Thursday, August 9, 2012

UVP's Obstetric Fistula Program

By Rashad Turan Korah Thomas

Virtually unheard of in wealthier nations, obstetric fistula (Latin for hole) is an affliction of the very poor, and is predominantly caused by neglected, obstructed labour. The prolonged impaction of the baby’s head against the mother’s internal tissue results in a severe medical condition in which an opening develops between either the rectum and vagina or between the bladder and vagina causing persistent incontinence and rank odour. Though a simple surgical repair can mend most cases of obstetric fistula, most women go untreated, unaware of what it is, afraid to admit to the condition if they do, or too poor to afford the repair. Because of the impoverished, rural demographic most affected by fistula it has historically been difficult to collect accurate statistics.

In addition to the physical damage done to a woman’s body there are other ramifications of the condition. Misinformation leads to stigma that often leads to women being ostracized from their homes or communities. Relegated to the periphery of community living, these women are, effectively, removed from engaging in society and at the same time are limited in their ability to care for themselves.

Up to June UVP, in partnership with UK-based Uganda Childbirth Injuries Fund (UCIF), helped facilitate surgical repairs for 12 women from 4 different districts at the two repair camps this year. The partnership allows UVP and UCIF to remain faithful to their strengths for the greatest impact. UVP identifies women with obstetric fistula though village outreaches, health centre referrals, radio shows, and simple word-of-mouth between women. UVP then transports women to “repair camps” at Kamuli Mission Hospital, where they are repaired by surgeons from UCIF. UVP also transports one attendant for each patient and after surgery; UVP transports the women home (an important step, because if they go home by motorcycle taxi, or walk long distances, they risk re-opening their healing fistula).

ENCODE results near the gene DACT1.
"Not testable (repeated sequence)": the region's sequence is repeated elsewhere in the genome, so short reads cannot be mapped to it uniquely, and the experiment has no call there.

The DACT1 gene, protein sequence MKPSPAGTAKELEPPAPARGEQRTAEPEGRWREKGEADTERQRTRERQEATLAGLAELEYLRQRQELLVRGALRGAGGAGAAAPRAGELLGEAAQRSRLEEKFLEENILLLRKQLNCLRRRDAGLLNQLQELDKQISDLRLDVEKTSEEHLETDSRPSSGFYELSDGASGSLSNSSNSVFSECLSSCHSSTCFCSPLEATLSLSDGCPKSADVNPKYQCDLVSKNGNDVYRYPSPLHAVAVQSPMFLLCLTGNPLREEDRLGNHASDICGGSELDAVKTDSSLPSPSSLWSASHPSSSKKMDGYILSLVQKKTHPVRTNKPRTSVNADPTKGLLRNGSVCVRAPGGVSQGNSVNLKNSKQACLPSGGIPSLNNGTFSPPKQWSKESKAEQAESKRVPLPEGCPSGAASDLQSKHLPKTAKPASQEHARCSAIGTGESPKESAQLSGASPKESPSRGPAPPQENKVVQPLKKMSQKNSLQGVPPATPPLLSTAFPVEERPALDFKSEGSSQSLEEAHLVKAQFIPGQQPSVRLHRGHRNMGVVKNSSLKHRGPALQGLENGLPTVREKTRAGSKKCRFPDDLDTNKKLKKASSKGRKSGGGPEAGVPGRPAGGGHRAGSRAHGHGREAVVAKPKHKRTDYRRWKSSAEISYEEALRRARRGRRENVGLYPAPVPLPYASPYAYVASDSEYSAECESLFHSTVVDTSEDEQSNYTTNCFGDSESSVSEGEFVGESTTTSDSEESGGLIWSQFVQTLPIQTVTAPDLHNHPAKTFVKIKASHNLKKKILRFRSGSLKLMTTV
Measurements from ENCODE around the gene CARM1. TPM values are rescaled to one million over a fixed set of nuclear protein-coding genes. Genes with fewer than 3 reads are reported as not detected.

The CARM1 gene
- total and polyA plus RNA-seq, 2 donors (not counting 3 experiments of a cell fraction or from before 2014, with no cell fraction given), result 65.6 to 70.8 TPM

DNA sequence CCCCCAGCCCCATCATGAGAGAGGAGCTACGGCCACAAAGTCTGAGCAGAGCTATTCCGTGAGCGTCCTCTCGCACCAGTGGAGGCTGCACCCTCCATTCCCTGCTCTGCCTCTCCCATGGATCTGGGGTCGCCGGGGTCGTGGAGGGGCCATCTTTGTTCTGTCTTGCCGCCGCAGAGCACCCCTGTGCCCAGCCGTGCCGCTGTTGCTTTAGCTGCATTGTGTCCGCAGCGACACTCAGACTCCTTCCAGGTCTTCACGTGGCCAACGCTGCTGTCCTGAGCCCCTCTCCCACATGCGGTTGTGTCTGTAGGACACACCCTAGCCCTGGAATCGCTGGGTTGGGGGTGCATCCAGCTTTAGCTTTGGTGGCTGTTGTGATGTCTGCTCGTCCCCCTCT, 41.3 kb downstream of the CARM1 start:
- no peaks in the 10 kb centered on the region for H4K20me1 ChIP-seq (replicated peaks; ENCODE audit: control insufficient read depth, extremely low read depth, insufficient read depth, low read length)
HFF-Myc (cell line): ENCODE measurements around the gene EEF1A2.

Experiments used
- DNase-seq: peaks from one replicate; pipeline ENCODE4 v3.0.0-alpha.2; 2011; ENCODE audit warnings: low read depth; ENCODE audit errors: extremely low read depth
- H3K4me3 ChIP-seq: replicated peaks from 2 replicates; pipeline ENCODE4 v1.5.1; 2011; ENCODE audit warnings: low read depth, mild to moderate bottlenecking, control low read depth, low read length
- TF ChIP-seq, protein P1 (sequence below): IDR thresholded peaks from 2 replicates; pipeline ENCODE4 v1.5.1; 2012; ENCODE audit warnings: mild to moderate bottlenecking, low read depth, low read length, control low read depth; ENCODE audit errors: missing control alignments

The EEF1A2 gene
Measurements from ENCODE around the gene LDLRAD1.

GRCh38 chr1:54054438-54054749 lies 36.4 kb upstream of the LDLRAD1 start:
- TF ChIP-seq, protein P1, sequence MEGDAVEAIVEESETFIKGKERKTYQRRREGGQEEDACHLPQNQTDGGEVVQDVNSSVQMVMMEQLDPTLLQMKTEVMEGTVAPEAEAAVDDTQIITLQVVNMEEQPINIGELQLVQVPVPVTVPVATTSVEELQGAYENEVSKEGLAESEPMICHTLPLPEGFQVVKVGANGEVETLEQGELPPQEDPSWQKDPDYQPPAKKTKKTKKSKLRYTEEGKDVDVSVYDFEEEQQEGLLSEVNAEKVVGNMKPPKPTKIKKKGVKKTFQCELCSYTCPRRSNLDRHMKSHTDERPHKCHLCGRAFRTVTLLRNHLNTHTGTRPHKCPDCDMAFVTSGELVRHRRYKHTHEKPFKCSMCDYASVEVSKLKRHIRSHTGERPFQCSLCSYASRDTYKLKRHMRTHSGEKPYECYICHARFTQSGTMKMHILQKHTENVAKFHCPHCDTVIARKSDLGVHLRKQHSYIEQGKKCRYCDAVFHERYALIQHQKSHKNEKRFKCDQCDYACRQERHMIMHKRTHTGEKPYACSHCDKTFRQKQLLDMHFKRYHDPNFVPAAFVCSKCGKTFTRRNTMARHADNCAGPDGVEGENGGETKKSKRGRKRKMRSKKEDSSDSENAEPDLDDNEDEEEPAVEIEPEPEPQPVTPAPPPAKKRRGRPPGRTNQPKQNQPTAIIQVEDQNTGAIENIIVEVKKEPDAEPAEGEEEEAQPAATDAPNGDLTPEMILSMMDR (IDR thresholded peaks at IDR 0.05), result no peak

Our fistula program staff then follow-up at the women’s homes to check on the repair’s success, to monitor for surgical complications, and to assist the women with further steps in the cases where the repair was not successful.

To donate to UVP and the obstetric fistula program, check out our donations page here.

Rashad Turan Korah Thomas currently serves as UVP's Country Director and is located in Iganga town. This article was taken from UVP's Semi-Annual Report for 2012. 

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